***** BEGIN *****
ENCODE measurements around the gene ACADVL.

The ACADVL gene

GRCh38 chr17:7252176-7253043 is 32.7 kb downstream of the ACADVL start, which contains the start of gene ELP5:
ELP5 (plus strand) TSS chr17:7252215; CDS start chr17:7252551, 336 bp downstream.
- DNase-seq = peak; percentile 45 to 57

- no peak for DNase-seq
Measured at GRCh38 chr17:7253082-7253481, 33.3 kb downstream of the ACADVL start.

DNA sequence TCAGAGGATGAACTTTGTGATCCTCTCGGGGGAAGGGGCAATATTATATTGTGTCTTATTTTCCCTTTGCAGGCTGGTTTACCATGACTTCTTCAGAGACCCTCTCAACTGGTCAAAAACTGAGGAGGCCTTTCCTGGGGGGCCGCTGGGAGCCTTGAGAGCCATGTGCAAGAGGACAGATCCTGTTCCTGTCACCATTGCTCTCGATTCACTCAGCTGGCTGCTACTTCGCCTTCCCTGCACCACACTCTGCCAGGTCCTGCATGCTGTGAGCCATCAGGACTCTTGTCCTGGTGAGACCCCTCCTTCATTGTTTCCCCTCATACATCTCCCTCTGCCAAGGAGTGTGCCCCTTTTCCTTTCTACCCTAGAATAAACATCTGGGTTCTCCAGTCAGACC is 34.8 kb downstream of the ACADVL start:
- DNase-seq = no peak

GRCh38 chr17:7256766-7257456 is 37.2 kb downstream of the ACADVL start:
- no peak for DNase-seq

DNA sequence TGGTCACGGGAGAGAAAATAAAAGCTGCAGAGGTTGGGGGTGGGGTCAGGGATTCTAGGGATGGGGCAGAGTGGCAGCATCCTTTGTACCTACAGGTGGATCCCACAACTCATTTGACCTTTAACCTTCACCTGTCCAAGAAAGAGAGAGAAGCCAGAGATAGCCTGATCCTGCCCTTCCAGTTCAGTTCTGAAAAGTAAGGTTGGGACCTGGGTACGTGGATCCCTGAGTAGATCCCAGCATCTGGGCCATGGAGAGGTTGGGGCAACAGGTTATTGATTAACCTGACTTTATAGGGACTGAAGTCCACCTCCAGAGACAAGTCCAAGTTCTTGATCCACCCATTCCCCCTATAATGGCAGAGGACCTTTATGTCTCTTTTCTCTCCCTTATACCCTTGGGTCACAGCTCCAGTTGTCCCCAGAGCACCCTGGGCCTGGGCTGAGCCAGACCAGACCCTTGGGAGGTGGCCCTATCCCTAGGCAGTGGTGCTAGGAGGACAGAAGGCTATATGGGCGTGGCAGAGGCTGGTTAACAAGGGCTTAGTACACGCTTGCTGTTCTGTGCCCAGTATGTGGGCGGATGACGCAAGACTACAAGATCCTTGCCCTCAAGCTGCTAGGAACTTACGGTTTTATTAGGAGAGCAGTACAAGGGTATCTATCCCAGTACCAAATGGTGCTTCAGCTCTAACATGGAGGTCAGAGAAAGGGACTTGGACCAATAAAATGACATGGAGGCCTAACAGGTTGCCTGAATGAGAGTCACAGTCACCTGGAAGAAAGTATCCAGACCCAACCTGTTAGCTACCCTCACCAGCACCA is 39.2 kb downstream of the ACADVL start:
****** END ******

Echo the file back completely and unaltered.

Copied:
ENCODE measurements around the gene ACADVL.

The ACADVL gene

GRCh38 chr17:7252176-7253043 is 32.7 kb downstream of the ACADVL start, which contains the start of gene ELP5:
ELP5 (plus strand) TSS chr17:7252215; CDS start chr17:7252551, 336 bp downstream.
- DNase-seq = peak; percentile 45 to 57

- no peak for DNase-seq
Measured at GRCh38 chr17:7253082-7253481, 33.3 kb downstream of the ACADVL start.

DNA sequence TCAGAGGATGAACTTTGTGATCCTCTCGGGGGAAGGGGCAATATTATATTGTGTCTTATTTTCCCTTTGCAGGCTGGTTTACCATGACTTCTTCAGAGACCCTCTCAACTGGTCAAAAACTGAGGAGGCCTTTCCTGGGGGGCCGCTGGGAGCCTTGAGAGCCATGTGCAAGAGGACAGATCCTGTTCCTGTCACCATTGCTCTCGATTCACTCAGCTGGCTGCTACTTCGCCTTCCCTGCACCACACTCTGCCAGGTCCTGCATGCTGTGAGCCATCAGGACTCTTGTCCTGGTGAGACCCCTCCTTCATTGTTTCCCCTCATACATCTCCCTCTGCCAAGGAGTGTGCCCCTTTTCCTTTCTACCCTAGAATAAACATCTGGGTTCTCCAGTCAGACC is 34.8 kb downstream of the ACADVL start:
- DNase-seq = no peak

GRCh38 chr17:7256766-7257456 is 37.2 kb downstream of the ACADVL start:
- no peak for DNase-seq

DNA sequence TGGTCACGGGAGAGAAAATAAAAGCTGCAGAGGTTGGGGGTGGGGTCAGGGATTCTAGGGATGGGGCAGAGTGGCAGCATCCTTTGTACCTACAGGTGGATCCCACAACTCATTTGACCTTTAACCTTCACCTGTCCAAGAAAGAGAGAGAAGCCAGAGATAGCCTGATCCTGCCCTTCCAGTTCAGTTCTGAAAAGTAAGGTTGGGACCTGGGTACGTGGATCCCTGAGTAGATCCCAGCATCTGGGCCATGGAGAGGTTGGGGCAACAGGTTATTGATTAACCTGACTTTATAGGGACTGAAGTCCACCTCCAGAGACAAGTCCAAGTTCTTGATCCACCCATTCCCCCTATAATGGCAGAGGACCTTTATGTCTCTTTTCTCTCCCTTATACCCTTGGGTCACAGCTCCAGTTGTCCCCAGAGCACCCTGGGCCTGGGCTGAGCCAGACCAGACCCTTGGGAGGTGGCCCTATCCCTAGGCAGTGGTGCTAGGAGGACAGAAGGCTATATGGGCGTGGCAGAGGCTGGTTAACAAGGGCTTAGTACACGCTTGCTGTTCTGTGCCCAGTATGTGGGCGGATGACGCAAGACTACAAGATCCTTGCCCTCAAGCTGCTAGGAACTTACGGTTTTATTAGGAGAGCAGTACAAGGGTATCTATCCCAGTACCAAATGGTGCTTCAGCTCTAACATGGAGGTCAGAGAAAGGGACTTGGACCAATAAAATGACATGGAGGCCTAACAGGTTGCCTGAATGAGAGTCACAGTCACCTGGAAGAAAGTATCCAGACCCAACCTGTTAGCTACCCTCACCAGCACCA is 39.2 kb downstream of the ACADVL start: